• MA-05: With the all-important Oct. 15 Democratic primary to fill now-Sen. Ed Markey's vacant House seat looming, candidates are starting to go up on the airwaves. The first to do so wasstate Sen. Katherine Clark, who created two ads and is spending $60,000 on cable, but hasn't said which spot will actually air. One features her mother talking about how she was steered away from engineering as a young girl, to which Clark responds, "Some things barely change. Today, the Republicans in Congress opposed equal pay for equal work, deny birth control." In the second, Clark says her grandmother, "a machinist in World war II" would "be heartbroken how the Republican extremist in Congress treat women."
State Rep. Carl Sciortino quickly followed Clark, with a $100,000 buy backing a non-traditional minute-long ad. It's a cutesy back and forth between Sciortino and his tea partying father, to whom he "comes out" as a "Massachusetts liberal." With some exasperation, pops rattles off Sciortino's various progressive achievements, but grudgingly admits he's "kinda proud" of his son, and still loves him, too.
• NH-Sen, -Gov: PPP's latest poll of New Hampshire finds freshman Sen. Jeanne Shaheen slipping a bit, but luckily for her, Republicans haven't found a single candidate to run against her—not even a sausage. Here's how she does against a very hypothetical field:
• 48-44 vs. ex-Massachusetts Sen. Scott Brown (Apr.: 52-41)Thanks to those very same GOP recruitment woes, the only person we have trendlines for is Brown, and while I very much doubt he'll actually drag his carpetbag up to the Granite State, Shaheen has seen her margin against him tighten by 7 points. Her job approval score has also fallen a similar amount, from 53-39 to 49-42. These are still good numbers, though, especially since it's almost autumn and Shaheen is still running unopposed.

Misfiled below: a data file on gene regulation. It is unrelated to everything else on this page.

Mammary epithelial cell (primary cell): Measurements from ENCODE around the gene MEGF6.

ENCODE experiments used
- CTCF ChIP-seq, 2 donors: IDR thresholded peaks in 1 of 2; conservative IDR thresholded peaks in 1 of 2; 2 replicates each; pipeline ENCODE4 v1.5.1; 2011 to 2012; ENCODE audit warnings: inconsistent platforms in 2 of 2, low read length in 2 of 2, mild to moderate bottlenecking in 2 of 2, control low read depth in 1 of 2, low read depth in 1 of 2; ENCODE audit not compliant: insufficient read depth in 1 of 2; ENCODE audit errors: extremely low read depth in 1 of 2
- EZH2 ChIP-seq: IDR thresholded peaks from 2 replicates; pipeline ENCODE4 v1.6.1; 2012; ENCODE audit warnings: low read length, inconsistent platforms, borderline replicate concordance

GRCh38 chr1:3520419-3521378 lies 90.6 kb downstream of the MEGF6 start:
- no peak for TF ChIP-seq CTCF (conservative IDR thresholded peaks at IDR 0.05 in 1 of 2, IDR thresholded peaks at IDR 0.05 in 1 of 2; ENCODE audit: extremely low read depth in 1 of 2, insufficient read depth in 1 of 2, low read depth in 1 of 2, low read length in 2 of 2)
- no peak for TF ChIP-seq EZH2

• 51-41 vs. ex-Rep. Charlie Bass
• 51-35 vs. ex-Sen. Bob Smith
• 50-33 vs. ex-state Sen. Jim Rubens
• 50-31 vs. conservative activist Karen Testerman
• 52-30 vs. UNH business school dean Dan Innis
Meanwhile, Democratic Gov. Maggie Hassan, whose term lasts just two short years, also looks well-positioned for re-election. And she, too, faces nary a challenger and leads all the maybes:
• 49-34 vs. attorney Brad CookIf anything, this pile of nobodies is even less distinguished than the gang that might run for Senate. All of these Republicans have little name recognition, of course, but Hassan is right up against 50, and the GOP has a lot of other governor's races to worry about this cycle. (And as in Wisconsin, PPP also asked about the generic legislative ballot; once again, Democrats have only the tiniest of edges, 44-43.)
• 49-33 vs. state Sen. Chuck Morse
• 49-42 vs. state Rep. George Lambert
• 49-32 vs. state Sen. Andy Sanborn
• WV-Sen: As expected, Secretary of State Natalie Tennant made her campaign for Senate official on Tuesday, finally giving Democrats the big-name contender they've been desperate for to hold this difficult open seat. The establishment immediately rallied around Tennant, with Sens. Joe Manchin and Jay Rockefeller (the man she's hoping to replace) issuing statements of support, so she should have a clear path in the primary. (Tennant also has a welcome video.)
Tennant won't have an easy time against Rep. Shelley Moore Capito, the likely Republican nominee, but she does give Democrats a fighting chance. And West Virginia may be one of the few places where Democrats can do better in a mid-term election, with Barack Obama not at the top of the ballot. Tennant should also be able to attract national money, and she wouldn't have gotten in if polling didn't show her with a chance, so this will, at the very least, be a serious race.
• IL-Gov: When the news broke late on Monday night that former White House chief of staff Bill Daley was dropping out of the Democratic primary for governor, my first reaction was, "Holy smokes!" My second was, doesn't anyone want to take on Gov. Pat Quinn? With approvals in the dumps and few friends willing to stick up for him, Quinn is as vulnerable as incumbents come, and if he's the Democratic nominee next year, Republicans will likely have a much better shot at a pickup than they would facing any other opponent.